Susan Bradley (Judy Garland) is heading out West after an exchange of letters that secured her a fiancé in a small town that she is unaware is somewhat rough, especially for a delicate flower like her. As it happens, she is sharing her train compartment with a group of women also headed for the same town: they are Harvey Girls, so called after Fred Harvey, the entrepreneur who set up a chain of restaurants designed to appeal to a higher class of customer than those who would be entertained at the local saloon. Will they find a place for Susan?
You bet they will, in this reteaming of Judy Garland with the famed MGM musicals producer Arthur Freed after their massive success with Meet Me in St Louis. The Harvey Girls was almost as huge a hit, mainly thanks to the popularity of its showstopping number The Atchison, Topeka and the Santa Fe, which went on to be even more appreciated than the film it hailed from. It graces the splashy production when the train draws into the town's station, and is by far the highlight of the film as not only is the song never get it out of your head catchy, but the lavishness of the imagery contribute to making a movie memory that the rest of the presentation finds it hard to live up to.
Perhaps it wasn't such a great idea to place their best tune near the start, but it does mean you keep watching to see if they can top it. This was ostensibly a Western, but wound up too sweet for its own good, and there's a treacly quality to the tone that belies the more important theme that is set out from the beginning. Which is that women are a great force for civilisation as the girls of the title provide an improving note of peace amidst the Wild West that they have landed themselves in, although not everyone is happy to see them. Particularly the denizens of the saloon across the street, a den of gamblers, drinkers and showgirls (read: prostitutes, although they couldn't be depicted as such in 1946 Hollywood).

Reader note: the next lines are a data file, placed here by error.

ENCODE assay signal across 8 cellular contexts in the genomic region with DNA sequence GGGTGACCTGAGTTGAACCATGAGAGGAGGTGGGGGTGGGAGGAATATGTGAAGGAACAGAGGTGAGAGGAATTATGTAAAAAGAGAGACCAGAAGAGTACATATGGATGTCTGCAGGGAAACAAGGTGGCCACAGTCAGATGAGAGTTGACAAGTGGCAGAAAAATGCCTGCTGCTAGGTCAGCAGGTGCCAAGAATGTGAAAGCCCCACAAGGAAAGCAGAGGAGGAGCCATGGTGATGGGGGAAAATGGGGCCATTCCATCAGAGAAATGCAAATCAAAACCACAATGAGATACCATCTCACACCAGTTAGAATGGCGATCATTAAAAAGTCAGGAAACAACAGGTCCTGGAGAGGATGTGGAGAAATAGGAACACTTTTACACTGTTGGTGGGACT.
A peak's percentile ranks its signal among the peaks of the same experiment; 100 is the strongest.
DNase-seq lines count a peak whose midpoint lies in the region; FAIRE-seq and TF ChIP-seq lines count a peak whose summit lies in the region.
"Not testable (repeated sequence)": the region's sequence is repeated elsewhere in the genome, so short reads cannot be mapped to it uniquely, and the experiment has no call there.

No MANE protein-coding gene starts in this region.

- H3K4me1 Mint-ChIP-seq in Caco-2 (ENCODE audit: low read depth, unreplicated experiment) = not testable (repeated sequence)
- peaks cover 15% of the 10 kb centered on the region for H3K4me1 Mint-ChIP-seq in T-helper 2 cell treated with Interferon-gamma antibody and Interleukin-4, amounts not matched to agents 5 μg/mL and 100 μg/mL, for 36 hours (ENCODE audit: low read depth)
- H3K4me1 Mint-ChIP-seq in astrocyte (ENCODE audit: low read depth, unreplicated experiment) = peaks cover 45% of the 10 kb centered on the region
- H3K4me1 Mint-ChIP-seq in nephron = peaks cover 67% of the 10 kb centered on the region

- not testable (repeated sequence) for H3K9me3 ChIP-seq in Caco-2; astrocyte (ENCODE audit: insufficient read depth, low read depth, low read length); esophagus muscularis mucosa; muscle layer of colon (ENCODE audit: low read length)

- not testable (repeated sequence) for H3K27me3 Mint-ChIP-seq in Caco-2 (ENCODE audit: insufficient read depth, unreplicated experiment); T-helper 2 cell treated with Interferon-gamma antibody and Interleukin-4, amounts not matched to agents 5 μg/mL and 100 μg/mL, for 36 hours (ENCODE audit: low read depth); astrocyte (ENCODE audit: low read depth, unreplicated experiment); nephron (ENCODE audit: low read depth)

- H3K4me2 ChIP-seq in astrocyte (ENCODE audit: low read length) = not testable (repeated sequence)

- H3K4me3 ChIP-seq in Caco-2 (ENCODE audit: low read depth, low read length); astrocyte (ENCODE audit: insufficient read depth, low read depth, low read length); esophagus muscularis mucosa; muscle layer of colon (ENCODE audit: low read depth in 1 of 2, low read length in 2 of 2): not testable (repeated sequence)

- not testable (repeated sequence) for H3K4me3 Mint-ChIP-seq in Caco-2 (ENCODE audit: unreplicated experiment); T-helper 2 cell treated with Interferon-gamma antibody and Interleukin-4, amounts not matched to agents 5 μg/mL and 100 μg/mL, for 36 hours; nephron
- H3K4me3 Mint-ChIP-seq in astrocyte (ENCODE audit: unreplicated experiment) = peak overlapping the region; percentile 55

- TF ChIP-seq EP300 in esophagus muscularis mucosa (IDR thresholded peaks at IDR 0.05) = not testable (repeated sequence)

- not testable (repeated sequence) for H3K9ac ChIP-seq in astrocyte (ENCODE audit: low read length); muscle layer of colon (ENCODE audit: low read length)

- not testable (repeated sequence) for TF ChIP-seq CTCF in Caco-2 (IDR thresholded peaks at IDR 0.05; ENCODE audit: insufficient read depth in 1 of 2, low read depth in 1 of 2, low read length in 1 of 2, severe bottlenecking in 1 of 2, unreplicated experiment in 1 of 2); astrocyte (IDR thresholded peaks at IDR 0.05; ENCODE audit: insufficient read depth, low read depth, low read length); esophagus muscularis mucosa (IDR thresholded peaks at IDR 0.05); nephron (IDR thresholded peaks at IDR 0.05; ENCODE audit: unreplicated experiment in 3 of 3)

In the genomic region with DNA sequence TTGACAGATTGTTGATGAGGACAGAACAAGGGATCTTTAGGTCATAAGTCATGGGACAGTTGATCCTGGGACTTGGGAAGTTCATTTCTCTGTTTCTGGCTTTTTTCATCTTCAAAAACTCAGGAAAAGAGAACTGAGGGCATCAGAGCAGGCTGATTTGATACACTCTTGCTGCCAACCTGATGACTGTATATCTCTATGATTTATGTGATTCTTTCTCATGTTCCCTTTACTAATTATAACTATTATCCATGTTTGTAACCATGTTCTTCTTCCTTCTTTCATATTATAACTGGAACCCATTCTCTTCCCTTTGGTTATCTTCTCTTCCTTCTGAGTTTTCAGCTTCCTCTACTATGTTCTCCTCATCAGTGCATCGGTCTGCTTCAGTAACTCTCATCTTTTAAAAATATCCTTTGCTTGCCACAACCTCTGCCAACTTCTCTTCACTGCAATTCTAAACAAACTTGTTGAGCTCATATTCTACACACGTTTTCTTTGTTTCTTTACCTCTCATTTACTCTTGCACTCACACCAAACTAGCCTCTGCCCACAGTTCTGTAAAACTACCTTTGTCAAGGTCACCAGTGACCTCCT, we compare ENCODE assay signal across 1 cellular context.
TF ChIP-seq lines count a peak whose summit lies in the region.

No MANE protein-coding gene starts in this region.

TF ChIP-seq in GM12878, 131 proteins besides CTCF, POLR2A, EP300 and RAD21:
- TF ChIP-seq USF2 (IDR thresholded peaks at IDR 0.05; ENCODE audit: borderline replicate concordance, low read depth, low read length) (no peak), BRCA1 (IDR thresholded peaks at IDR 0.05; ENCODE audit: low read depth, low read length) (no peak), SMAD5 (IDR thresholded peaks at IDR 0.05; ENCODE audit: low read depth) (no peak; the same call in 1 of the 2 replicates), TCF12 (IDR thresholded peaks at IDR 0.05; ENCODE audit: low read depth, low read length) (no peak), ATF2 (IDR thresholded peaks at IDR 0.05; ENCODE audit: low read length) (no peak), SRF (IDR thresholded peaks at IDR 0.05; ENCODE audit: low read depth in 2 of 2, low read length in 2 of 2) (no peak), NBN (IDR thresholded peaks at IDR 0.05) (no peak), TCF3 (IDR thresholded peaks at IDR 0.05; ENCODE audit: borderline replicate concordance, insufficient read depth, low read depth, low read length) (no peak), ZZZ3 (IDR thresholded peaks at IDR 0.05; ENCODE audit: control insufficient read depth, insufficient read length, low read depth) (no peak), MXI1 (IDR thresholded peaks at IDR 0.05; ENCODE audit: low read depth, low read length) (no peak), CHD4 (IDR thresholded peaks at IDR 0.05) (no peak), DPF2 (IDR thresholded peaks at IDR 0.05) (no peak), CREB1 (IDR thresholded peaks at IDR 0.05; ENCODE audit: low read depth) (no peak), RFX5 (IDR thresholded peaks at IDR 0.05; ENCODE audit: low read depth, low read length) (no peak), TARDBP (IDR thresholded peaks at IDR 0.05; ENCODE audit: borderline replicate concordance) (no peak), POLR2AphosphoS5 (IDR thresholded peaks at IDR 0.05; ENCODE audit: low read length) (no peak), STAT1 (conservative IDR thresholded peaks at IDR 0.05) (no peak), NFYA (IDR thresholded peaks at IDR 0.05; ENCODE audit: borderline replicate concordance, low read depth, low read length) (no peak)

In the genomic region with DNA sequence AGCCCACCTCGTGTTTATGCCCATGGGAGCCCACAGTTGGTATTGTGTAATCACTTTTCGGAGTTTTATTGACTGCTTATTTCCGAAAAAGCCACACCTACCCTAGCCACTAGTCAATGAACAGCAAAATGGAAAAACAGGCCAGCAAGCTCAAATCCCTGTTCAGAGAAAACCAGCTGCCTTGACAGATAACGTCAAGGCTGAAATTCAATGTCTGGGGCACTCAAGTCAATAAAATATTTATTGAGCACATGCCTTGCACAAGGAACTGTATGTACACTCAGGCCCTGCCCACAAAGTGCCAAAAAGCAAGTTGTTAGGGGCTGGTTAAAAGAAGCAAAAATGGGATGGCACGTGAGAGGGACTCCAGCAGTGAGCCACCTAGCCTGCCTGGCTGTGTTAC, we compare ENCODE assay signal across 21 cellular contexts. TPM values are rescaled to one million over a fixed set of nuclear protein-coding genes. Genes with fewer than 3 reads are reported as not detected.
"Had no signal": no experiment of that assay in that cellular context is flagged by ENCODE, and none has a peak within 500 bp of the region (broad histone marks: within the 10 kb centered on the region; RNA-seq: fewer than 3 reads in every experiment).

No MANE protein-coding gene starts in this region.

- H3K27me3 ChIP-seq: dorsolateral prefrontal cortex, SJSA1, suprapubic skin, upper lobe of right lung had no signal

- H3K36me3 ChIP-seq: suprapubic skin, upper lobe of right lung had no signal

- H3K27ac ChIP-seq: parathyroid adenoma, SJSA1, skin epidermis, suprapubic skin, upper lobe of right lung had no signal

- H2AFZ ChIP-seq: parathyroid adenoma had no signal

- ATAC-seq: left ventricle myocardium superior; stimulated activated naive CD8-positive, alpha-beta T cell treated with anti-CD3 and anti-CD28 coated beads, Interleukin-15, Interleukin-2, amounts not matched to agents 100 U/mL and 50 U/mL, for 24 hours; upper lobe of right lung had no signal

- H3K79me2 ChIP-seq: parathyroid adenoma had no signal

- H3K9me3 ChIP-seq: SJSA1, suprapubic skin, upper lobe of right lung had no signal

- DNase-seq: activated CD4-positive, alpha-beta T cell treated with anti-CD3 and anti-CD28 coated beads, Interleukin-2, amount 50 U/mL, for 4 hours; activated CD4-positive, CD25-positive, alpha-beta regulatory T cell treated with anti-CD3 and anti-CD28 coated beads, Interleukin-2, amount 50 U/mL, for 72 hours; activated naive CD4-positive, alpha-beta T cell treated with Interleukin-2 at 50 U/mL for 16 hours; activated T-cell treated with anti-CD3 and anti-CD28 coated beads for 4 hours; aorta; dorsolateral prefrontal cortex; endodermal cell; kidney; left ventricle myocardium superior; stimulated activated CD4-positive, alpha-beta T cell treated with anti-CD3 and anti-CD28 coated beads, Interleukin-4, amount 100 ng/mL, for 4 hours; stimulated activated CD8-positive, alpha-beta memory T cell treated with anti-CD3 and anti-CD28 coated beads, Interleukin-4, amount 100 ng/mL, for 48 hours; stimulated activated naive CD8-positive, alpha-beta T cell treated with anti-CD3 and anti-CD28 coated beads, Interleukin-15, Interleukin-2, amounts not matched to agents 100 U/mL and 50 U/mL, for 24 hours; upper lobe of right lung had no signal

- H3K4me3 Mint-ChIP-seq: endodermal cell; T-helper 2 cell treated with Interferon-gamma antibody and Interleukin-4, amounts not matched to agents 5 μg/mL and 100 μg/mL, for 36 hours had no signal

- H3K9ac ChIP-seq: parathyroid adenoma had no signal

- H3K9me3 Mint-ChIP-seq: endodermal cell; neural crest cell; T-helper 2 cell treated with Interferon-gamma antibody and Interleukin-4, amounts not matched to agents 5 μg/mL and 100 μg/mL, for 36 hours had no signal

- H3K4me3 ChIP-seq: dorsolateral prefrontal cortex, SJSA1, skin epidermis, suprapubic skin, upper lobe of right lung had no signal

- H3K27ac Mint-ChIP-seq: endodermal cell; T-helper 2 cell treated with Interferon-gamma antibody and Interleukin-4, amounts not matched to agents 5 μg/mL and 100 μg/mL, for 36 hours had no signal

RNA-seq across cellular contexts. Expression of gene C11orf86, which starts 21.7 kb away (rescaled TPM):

Chief among the showgirls is a reminder that Angela Lansbury was young once, as it is she who fills the role of Em who becomes the love rival to Susan at the age of 20. She is hardbitten but glamorous, decked out in extravagant gowns which reach to the knee, and can sing too: how can the object of her desire, Ned Trent (John Hodiak), resist her? She has reckoned without the wholesome appeal of Susan, who proves she is not going to take any unnecessary grief from the bruisers of her new home (she has already turned down her fiancé for being far too old for her, much to his relief). It's plain that Susan knows her own mind when she takes back the restaurant's stolen steaks at gunpoint, impressing Trent in the process.
Also noteworthy in the cast was Cyd Charisse, here with her first lines of dialogue as one of Susan's friends once she joins up to be a waitress, and getting her own dance number, as does the markedly different in style Ray Bolger, reunited with Garland after his turn as the Scarecrow in The Wizard of Oz, although actually having more scenes with the other actors, such as Virginia O'Brien, playing another friend of Susan who takes over Bolger's blacksmith's when he doesn't seem up to the job. This all doesn't quite reach the top rank thanks to a score by Harry Warren and Johnny Mercer that is overpowered by one great song and a plot that strays away too often from Garland when she's the most interesting character, illustrating that this may have been inspired by the stage success of Oklahoma!, but we would have to wait for Calamity Jane for the truly classic Western musical.